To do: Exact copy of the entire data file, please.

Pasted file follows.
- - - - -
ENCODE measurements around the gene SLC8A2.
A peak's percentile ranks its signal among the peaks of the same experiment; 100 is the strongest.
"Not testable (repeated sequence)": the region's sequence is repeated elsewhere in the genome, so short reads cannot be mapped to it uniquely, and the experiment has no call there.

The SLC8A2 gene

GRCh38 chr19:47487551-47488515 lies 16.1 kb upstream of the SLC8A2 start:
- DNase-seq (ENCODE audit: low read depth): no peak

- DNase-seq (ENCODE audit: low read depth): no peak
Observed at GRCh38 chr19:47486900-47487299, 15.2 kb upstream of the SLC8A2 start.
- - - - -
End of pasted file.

ENCODE measurements around the gene SLC8A2.
A peak's percentile ranks its signal among the peaks of the same experiment; 100 is the strongest.
"Not testable (repeated sequence)": the region's sequence is repeated elsewhere in the genome, so short reads cannot be mapped to it uniquely, and the experiment has no call there.

The SLC8A2 gene

GRCh38 chr19:47487551-47488515 lies 16.1 kb upstream of the SLC8A2 start:
- DNase-seq (ENCODE audit: low read depth): no peak

- DNase-seq (ENCODE audit: low read depth): no peak
Observed at GRCh38 chr19:47486900-47487299, 15.2 kb upstream of the SLC8A2 start.